It’s known that children born by cesarean section are at greater risk for health issues later in life, and differences in the newborn microbiome are thought to be a reason why that happens. But those who are trying to counteract that effect by swabbing newborns with vaginal fluids are putting the cart before the horse, a new research review indicates. Some have warned of the potential risks of this procedure, and it seems those concerns are not unfounded. Mothers that get C-sections also receive antibiotics, and the authors say that is a big reason for the differences in the infant microbiome. Other factors like age and obesity in the mother as well as breastfeeding duration can account for other variations. The review has been published in Frontiers in Medicine.
"While we know that cesarean delivery impacts the infant microbiome, it's very unlikely these differences are caused by a lack of exposure to vaginal microbes at birth,” said Lisa Stinson, of the Division of Obstetrics and Gynecology, The University of Western Australia. “After reviewing the scientific evidence, we find no support for the 'bacterial baptism' hypothesis.”
C-sections increase the risk of allergies, asthma, autoimmune disorders and obesity later in life. We know that the microorganisms we carry in and on us exert a powerful influence on our health. Some people who thought that passage through the vaginal canal was responsible for these effects took action on that hypothesis. Word of mouth travels easily on the internet, so it wasn’t long before many women started to swab their babies with vaginal fluids, sometimes called vaginal seeding.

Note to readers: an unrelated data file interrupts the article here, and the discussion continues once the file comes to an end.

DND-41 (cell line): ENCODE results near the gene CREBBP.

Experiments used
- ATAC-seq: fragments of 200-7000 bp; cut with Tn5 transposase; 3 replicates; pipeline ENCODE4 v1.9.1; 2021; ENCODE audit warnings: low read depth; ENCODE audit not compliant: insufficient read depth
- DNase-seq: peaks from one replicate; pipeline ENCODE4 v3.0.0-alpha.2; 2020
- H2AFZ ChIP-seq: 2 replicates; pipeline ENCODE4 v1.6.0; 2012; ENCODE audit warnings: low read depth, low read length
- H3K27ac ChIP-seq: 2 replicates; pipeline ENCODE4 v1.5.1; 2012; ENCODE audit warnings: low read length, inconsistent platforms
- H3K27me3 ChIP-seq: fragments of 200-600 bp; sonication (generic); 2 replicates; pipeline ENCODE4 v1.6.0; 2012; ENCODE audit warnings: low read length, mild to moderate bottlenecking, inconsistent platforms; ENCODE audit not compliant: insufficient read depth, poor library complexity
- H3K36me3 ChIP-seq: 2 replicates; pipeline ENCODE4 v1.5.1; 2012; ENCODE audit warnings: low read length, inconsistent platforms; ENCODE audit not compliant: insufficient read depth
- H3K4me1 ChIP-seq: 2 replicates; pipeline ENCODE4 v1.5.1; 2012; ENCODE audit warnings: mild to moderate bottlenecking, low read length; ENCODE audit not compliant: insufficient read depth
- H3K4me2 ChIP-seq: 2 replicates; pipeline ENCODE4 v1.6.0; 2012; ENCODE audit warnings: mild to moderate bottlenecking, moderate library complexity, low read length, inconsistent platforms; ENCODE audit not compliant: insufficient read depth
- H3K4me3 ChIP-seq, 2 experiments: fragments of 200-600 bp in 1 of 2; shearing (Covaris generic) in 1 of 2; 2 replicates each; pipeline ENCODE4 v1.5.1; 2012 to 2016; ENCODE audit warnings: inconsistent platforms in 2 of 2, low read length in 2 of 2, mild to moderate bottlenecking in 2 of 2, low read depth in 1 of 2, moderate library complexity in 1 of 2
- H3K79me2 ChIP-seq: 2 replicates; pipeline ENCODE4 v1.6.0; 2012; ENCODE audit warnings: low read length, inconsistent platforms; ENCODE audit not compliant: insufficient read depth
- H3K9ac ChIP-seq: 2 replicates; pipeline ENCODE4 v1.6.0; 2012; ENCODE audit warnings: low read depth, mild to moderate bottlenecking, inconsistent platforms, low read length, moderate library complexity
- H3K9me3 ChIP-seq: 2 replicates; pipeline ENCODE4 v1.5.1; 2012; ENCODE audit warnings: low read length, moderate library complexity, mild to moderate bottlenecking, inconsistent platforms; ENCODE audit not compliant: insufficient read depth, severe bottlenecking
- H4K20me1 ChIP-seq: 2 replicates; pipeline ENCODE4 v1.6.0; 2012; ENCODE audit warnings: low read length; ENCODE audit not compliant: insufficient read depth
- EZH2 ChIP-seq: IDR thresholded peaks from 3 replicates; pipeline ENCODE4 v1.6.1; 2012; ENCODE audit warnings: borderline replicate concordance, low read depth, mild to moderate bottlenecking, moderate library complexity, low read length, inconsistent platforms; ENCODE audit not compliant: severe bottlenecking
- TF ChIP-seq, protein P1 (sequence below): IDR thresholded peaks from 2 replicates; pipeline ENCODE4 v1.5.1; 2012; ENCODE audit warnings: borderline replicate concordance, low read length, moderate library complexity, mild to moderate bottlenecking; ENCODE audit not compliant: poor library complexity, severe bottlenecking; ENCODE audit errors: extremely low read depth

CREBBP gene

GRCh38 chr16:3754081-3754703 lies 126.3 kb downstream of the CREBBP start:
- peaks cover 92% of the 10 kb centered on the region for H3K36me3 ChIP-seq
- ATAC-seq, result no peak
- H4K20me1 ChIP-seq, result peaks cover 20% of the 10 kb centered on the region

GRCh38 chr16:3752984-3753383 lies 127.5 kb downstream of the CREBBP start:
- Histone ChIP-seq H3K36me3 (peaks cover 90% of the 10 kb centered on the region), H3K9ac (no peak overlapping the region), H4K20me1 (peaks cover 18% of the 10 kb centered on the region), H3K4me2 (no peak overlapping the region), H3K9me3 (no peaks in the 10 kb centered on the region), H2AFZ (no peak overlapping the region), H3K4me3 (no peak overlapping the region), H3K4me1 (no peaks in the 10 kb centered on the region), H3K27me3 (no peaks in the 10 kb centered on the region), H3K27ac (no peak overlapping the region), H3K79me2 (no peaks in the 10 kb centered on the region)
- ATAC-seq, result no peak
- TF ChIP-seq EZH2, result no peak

"My research involves working with a lot of mothers who are delivering by C-section and some mothers show an interest in vaginal seeding after reading about it on the internet. Understandably, they want to give their babies the best start in life and on the surface this practice makes sense," Stinson explained. "But there are certain risks, such as unintentionally transferring dangerous bacteria or viruses to the newborn, so we wanted to find out if these risks were justified."
Stinson’s research showed that the explanation for a C-section's microbiome effect wasn’t as simple as whether or not a baby made the trip through the vaginal canal. A complex situation emerged after a comprehensive review of research on newborns and their microbiomes, with antibiotic use emerging as the likely influence disrupting the microbiome, and mode of birth, the age of the mother and breastfeeding having effects.
"If passage through the vagina seeded babies with vaginal bacteria, we would expect to find these bacteria in babies born this way, but this is not the case. Microbes thrown out of balance in babies born by C-section are very similar to those thrown off balance in babies born to mothers receiving antibiotics but delivering vaginally. It is likely that routine antibiotic administration given to mothers delivering by C-section is a major underlying problem," explained Stinson.
"Mothers delivering by C-section are also more likely to be obese, have less breastfeeding success and give birth at an earlier gestational age, which can also account for differences in bacterial populations."
The one study Stinson found evaluating vaginal seeding did not show that it was useful. "Our review is useful to new mothers who are concerned about delivering by cesarean section. Hopefully, it will make them think twice about vaginal seeding, a process that can potentially introduce dangerous infections. It is also useful for clinicians, as they can show there is a lack [of] evidence to support this practice,” said Stinson.